Apushatayid, does that really make sense to you, considering that it comes at the cost of sending the child to the school that is best for him/her?March 5, 2019 6:56 pm at 6:56 pm #1689572
I just didnt want to go there, I totally understood
There are advantages to having a late model car. Older cars break down and if there are alot of kids you do worry about safety if the car breaks down where it isnt supposed to.
Most areas are gray areas, there are really very few cut and dry cases. Is eating meat 3 times a week a luxury? How about eating Pizza once a week at the Pizza store so Mom can relax and not cook. I can think of lots of things along those lines.March 5, 2019 10:43 pm at 10:43 pm #1689628
Oh please, ZD. Don’t try to excuse or pretend that having a new model car is because of safety or cost. At least admit it is due to taaiva.March 5, 2019 10:44 pm at 10:44 pm #1689637GadolhadorahParticipant
“I would require that all rebbeim/moros send their own children to the schools they teach in…”
Really?? Not sure if you are serious but if so, makes zero sense. First, many very talented rabbonim and women in chinuch are still single or have recently married but for their own reasons have deferred having children. To the extent they have kids, they may not be of school age, have special learning needs, or may not be well-suited for the school that their parents are considering working at. The school has no business telling their professional staff where to send their kids.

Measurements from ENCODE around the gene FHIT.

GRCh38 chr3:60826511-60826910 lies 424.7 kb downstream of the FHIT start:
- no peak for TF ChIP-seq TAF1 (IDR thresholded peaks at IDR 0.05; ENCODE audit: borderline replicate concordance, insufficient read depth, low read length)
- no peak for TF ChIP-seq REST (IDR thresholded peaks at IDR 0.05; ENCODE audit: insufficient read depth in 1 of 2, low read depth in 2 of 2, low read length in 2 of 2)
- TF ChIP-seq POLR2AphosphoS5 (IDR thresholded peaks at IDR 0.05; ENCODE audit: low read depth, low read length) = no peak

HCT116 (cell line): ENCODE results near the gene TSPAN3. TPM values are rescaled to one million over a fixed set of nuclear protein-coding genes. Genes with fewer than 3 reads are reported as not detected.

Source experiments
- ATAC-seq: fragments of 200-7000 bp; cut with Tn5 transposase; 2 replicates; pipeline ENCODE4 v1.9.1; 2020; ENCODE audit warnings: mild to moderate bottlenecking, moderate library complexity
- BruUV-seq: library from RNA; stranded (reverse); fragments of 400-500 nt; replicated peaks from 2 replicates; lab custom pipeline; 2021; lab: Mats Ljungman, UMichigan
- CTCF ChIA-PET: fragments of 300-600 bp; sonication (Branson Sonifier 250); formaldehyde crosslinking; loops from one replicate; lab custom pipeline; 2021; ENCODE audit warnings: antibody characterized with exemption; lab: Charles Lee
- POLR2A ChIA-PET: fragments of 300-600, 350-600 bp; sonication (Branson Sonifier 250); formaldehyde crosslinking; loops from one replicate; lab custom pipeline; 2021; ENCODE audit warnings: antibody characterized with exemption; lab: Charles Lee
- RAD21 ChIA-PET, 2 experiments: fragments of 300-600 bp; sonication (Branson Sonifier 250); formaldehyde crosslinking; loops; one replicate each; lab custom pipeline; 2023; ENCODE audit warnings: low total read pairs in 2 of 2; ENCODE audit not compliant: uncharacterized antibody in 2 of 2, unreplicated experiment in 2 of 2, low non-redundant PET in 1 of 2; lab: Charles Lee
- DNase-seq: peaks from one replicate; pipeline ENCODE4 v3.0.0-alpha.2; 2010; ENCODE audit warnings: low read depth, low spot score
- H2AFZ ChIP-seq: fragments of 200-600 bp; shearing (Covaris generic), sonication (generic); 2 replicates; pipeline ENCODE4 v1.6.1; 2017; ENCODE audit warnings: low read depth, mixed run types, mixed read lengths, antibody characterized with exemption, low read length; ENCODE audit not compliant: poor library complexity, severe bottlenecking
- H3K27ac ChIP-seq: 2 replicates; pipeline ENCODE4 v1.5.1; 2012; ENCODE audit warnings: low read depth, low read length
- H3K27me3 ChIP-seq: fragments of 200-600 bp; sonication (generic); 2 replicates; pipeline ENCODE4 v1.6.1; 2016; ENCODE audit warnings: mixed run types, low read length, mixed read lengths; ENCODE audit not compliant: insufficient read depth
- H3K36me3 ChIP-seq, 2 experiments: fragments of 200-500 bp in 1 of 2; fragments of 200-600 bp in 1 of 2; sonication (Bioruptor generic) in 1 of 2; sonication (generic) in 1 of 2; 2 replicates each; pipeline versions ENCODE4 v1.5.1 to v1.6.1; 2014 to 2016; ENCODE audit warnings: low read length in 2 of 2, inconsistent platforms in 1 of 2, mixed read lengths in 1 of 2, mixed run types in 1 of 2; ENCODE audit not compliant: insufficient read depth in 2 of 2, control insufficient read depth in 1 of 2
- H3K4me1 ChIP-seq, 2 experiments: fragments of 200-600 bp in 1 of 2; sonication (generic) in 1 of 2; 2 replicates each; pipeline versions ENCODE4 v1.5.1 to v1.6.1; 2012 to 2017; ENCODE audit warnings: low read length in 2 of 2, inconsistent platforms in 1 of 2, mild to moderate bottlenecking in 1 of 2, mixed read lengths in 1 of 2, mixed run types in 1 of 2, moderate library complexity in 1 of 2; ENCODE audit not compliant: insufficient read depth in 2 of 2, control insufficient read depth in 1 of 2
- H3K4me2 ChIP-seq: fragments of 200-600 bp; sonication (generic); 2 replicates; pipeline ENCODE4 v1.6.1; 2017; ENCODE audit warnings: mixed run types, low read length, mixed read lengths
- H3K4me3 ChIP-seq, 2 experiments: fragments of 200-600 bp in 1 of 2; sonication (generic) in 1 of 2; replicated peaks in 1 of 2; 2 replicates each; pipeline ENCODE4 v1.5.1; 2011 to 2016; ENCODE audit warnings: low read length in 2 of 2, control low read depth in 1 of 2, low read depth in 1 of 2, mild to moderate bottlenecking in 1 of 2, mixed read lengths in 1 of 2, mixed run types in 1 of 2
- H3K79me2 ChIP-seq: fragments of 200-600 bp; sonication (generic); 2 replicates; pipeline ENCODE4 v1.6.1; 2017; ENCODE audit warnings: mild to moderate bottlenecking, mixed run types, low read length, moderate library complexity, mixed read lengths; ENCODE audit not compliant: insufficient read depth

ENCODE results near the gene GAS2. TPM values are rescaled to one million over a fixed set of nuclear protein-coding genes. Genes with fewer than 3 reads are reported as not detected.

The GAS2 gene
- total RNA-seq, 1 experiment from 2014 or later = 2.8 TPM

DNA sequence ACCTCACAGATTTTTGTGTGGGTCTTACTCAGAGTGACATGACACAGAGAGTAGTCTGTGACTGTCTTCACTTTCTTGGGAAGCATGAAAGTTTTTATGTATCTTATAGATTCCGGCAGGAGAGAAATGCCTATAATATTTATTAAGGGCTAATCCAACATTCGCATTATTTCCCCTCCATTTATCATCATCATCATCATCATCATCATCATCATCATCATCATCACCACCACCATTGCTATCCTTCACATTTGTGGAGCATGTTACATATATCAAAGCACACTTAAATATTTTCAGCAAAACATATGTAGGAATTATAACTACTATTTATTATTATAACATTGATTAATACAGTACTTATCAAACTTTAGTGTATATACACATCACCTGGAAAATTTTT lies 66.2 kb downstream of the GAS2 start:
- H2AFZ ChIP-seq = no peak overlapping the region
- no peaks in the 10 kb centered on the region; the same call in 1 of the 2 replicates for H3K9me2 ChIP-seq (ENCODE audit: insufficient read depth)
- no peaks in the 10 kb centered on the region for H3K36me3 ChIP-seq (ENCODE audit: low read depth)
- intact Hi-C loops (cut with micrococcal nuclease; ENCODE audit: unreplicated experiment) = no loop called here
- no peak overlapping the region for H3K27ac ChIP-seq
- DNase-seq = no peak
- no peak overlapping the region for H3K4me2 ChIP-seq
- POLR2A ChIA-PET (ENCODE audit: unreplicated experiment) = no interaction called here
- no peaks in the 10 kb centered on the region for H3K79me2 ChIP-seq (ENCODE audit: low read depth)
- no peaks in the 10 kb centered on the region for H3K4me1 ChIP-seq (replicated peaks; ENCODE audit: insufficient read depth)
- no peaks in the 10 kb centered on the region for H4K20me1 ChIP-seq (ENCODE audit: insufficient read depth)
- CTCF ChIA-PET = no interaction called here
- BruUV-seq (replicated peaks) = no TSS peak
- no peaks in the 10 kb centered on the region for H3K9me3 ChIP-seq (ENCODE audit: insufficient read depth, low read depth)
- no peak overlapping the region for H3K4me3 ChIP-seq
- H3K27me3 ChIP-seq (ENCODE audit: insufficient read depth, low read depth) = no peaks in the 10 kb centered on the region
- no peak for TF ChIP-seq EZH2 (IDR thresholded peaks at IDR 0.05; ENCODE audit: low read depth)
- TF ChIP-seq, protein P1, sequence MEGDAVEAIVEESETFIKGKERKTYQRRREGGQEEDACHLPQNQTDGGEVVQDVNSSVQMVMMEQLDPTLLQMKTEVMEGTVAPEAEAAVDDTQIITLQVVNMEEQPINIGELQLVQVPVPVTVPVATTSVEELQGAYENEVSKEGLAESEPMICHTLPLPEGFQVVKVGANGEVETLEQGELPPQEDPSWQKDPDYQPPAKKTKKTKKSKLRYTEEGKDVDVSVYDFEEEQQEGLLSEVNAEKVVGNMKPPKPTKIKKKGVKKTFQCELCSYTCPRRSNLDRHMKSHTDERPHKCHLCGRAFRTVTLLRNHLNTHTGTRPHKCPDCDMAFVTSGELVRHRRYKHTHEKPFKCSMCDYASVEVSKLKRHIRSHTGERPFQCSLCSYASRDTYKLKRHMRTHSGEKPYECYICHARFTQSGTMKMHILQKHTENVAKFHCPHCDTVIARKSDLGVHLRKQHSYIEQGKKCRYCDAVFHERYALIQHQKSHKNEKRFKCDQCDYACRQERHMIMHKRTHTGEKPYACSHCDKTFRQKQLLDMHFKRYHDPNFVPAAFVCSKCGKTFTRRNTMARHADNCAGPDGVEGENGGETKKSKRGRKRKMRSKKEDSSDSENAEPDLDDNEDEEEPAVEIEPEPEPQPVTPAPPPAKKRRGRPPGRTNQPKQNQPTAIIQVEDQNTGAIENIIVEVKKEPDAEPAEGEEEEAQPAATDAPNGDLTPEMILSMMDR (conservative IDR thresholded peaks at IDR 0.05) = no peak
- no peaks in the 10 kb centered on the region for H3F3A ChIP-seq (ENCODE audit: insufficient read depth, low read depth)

“March 5, 2019 10:51 pm at 10:51 pm #1689649
Joseph, it is the other way around. People hold on to their old cars that cost a ridiculous amount of money to maintain because they are emotionally attached.March 5, 2019 10:51 pm at 10:51 pm #1689650☕ DaasYochid ☕Participant
I would start with requiring that all rebbeim/moros send their own children to the schools they teach in.
I would say parents should send their children to whichever school is best for them.March 5, 2019 11:55 pm at 11:55 pm #1689673RafeParticipant
Very eye opening how everybody here realizes that yeshivas “must” offer scholarships to those who need,but the entire premise of the conversation is not focused on how the community must bind together to support the yeshivas or create tuition gemachs rather how to lower tuition across the board. This is accomplished in various sadistic ways of squeezing administrators,degrading rosh yeshivas or diluting education.
I’ve heard big people in the chinuch world say dont bother opening a yeshiva unless you have big deep pockets. That’s become the situation these days. Either the board has a big donor behind it or the yeshiva has to become a fundraising machine. If either one of those support systems fall the yeshiva goes down the drain.